ALBANY, N.Y.— Legislation co-sponsored by Senator David J. Valesky (D-Oneida) that will create a clearinghouse for information and alert system to find missing and vulnerable adults passed the State Senate today. “This is a significant piece of legislation, because it has the potential to save lives,” Senator Valesky, who serves as Chair of the Senate Aging Committee, said. “The faster families and law enforcement can act in disseminating information about missing vulnerable adults, the faster resources can be dispatched and loved ones can be located.” The legislation (S.3293b) would build upon the previously established statewide Amber Alert system used by law enforcement to alert the public to missing children.
I am very pleased that Governor Cuomo has signed this bill into law. It is a fact that the longer vulnerable adults are missing, the more likely they are to be injured or killed. This law, which many of us have worked on for years, will enable families and law enforcement to get the word out about missing people faster, and therefore increase the likelihood of finding them unharmed.
Legislation sponsored by Senator David Valesky (D-Oneida) that promotes the development of senior citizen-based domestic abuse prevention programs was recently signed into law by Governor Andrew Cuomo.S4235 directs the Office For the Prevention of Domestic Violence to develop senior center-based domestic violence prevention programs. This new law aims to create new resources for victims of elder abuse.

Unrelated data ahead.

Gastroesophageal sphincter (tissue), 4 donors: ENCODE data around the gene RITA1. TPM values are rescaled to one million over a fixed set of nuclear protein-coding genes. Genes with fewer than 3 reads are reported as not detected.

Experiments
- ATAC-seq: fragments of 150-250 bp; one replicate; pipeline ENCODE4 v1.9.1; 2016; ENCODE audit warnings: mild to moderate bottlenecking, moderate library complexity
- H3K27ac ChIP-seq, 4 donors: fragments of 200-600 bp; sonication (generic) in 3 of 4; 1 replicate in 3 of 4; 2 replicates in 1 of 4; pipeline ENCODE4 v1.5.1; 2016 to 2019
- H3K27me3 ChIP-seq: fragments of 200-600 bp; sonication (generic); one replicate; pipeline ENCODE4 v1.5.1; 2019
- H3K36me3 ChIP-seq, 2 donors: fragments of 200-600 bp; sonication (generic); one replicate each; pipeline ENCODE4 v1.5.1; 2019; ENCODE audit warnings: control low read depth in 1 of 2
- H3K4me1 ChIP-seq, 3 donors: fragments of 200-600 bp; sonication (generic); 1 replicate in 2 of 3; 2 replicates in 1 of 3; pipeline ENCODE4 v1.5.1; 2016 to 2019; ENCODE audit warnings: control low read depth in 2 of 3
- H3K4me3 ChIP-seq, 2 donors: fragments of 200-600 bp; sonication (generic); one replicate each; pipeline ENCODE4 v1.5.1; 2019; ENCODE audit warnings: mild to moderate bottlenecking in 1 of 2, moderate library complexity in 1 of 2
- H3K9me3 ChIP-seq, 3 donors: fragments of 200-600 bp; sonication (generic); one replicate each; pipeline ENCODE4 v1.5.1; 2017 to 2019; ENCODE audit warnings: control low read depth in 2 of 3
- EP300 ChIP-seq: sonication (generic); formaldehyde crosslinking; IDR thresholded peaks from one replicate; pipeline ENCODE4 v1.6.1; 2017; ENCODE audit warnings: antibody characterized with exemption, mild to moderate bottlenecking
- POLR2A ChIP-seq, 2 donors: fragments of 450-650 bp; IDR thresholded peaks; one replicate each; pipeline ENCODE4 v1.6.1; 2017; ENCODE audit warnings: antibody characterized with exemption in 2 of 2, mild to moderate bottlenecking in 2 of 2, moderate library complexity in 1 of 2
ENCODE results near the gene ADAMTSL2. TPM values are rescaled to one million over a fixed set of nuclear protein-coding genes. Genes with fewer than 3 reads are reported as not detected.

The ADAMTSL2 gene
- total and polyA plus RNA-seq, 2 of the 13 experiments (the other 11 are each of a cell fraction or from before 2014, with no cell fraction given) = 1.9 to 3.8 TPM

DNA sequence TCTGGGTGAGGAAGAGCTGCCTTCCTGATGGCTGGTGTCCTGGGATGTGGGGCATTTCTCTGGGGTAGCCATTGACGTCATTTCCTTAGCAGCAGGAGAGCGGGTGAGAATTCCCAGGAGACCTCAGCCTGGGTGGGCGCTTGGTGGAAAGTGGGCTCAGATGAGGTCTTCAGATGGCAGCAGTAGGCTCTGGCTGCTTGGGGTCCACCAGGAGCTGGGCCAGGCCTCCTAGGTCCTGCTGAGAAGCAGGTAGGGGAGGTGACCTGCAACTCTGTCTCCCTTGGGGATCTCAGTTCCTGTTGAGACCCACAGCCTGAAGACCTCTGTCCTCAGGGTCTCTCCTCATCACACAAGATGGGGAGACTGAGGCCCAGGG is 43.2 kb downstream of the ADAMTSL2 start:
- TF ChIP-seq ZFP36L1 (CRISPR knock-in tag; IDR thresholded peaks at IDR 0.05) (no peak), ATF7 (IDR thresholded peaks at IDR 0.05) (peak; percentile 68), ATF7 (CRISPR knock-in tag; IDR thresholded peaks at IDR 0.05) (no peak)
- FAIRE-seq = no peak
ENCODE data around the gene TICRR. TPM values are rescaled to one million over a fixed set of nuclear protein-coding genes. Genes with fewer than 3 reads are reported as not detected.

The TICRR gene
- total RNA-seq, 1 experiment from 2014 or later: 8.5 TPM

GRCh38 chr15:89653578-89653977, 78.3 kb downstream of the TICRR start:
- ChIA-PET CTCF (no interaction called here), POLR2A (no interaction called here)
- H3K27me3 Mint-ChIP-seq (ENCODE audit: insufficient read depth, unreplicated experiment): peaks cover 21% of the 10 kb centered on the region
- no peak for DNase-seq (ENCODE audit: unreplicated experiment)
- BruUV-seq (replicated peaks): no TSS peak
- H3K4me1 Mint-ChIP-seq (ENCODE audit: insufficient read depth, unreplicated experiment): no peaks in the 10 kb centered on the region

State Senator David J. Valesky (D-Oneida) was named to a newly-created bipartisan Senate Select Committee on Libraries.
“Libraries are an integral resource in our communities, providing access to books, technology and education to people of all ages,” Senator Valesky said. “I am pleased to serve on this committee, to focus on the specific needs of libraries in Central New York and across the state.”
The New York State Legislature has completed passage of an on-time budget for the second year in a row. Though it was another challenging budget, requiring the closure of a $3.5 billion deficit, we were able to balance the budget without tax increases or fiscal gimmickry. In addition, overall spending was reduced for the second straight year, the frist time this has happened in at least three decades.
As we proceed through the 2014 Legislative session, I’d like your feedback on issues that may be considered, such as medical marijuana, universal full-day pre-kindergarten, and campaign finance reform. I want to know what your priorities are. What concerns you the most? Please share your thoughts by filling out this survey.